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Dismantling Metro Phoenix

By: Gary Paul Nabhan, PhD.

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The news that Arizona is now the fastest growing state in the nation provides a wonderful opportunity to finally tackle the biggest problem in our state. No, not illegal immigration. It is the legal immigration to our Sunbelt state that has created the thousand pound gorilla squatting in the middle of Arizona. That gorilla is Metro Phoenix. It not only consumes otherwise productive land and water as if there will be no tomorrow, but leaves an ugly swath of solid waste, air pollution, and unpaid service bills in its wake.

More than a million new people coming to live in Arizona over the last six years, but no one can claim that such growth has brought any of us more of a sense of Arizona’s geographical and cultural uniqueness. Instead, we get more street crime, more Burger Kings, more Walmarts, and more Anthem strip malls that lack any sense of place.

Metro Phoenix now has one of the highest per capita consumption rates of water and energy of any blemish on the face of the earth. If it and other metro areas continue this trend, we stand to lose 1.3 million acres of prime farm and ranchlands in Arizona by 2020. And yet, there are civic leaders who bandy around the word sustainability as if it is compatible with unbridled urban growth. Their most glaring hypocrisy has been their plans to grow Arizona State University into the largest university in the country and tout it as an international center in the practice of sustainability.

Who in their right mind– from any foreign country in the world–would ever consider Metro Phoenix to be the place to come to study how resources can be sustainably used? For all his brilliance, ASU President Crow has apparently not noticed the inherent contradiction in fostering the fastest growth of any university in the West while pretending to promote sustainability.

If civic leaders still have their heads in the sand, the rest of us must be willing to ask the obvious question: Isn’t it time to rationally plan the dismantling of Metro Phoenix?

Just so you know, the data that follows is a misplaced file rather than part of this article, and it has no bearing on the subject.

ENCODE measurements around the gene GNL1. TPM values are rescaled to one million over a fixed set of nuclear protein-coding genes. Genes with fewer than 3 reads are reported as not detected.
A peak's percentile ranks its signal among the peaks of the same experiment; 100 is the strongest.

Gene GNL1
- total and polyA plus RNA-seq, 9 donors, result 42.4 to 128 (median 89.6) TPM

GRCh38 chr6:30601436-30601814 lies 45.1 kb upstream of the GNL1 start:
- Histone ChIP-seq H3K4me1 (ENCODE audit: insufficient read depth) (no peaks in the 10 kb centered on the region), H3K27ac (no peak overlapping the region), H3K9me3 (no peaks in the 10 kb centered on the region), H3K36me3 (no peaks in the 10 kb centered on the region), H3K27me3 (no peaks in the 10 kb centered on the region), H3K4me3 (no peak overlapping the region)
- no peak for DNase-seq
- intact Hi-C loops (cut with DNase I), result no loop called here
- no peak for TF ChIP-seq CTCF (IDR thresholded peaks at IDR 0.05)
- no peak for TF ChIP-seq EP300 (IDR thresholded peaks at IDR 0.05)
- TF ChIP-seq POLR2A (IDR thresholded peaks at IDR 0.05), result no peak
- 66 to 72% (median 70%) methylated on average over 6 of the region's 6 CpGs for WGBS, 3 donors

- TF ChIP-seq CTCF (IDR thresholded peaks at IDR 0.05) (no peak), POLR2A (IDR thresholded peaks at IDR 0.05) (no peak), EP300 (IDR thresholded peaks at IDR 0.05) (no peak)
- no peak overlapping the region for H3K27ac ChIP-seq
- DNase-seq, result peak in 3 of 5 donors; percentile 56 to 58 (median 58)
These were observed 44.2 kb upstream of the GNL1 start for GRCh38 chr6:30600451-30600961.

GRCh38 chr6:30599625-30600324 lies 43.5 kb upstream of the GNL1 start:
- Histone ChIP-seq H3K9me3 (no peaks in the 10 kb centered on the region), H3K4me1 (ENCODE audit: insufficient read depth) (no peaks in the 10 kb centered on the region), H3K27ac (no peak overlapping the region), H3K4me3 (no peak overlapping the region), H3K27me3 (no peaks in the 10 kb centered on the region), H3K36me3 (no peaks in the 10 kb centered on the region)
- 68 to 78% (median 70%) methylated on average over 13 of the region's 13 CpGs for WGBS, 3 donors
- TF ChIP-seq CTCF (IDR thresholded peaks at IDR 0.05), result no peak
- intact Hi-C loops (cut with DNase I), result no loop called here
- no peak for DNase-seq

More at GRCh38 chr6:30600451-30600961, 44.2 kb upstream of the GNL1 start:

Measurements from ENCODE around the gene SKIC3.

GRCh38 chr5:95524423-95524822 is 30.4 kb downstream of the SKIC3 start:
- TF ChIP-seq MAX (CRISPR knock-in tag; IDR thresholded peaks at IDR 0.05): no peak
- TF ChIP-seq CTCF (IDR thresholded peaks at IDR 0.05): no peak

By using the term dismantling of Metro Phoenix, I am not merely proposing limits on its growth; it needs downsized and de-constructed. Such restoration has already begun in other urban areas, where entire rings of tacky subdivisions have been cleared for the expansion of green belts that make adjacent urban enclaves more live able. The advocates of New Urbanism have much to teach of us, but their goals must be linked to protecting and restoring quality of life in our rural areas as well.

Ultimately, we need to reform policies that funnel all water to urban growth, privileging it over the needs of rural residents, regional food security, and the survival of Arizona’s endangered wildlife. We will then need to daylight the most fertile ground in the Valley of the Sun to ensure local food security will become priorities as both water and fossil fuel become more limited. Today, one out of every twenty-five calories of fossil fuel used in Arizona is used to package, refrigerate and transport food grown in other regions for our own consumption. If we are to eat, we will not be able to afford such wasteful excesses in the future.

My proposal to dismantle Metro Phoenix is not some misanthropic death wish for urbanites. Instead, I hope that the best aspects of urban living can be maintained in better-designed villages and in carefully restored neighborhoods. This should enhance rather than further degrade life in the Valley of the Sun.

However, Arizona’s most unique assets are rural and natural, not urban or suburban. Last year’s Arizona Town Hall presumed to focus on Arizona’s rapid growth and development, but failed to provide any new mechanisms for protecting Arizona’s rural and natural heritage. It is time to limit the resources earmarked for each metro area, to reform state trust land regulations, to stop the fragmentation of farm and ranch lands, and to pay farmers and ranchers for the ecological services they provide for the rest of us. Otherwise, future generations will see none of Arizona’s uniqueness, only a sad old gorilla starving in its urban cage.


About the Author

Gary Paul Nabhan is Director of the Center for Sustainable Environments at Northern Arizona University. He is a co-editor and contributor to a new book, Five Ways to Value Working Landscapes of the West, and speaks at Cline Library on Tuesday January 23 rd at 4 p.m. He will argue for a new Collaborative Land Stewardship Agenda for Northern Arizona University.



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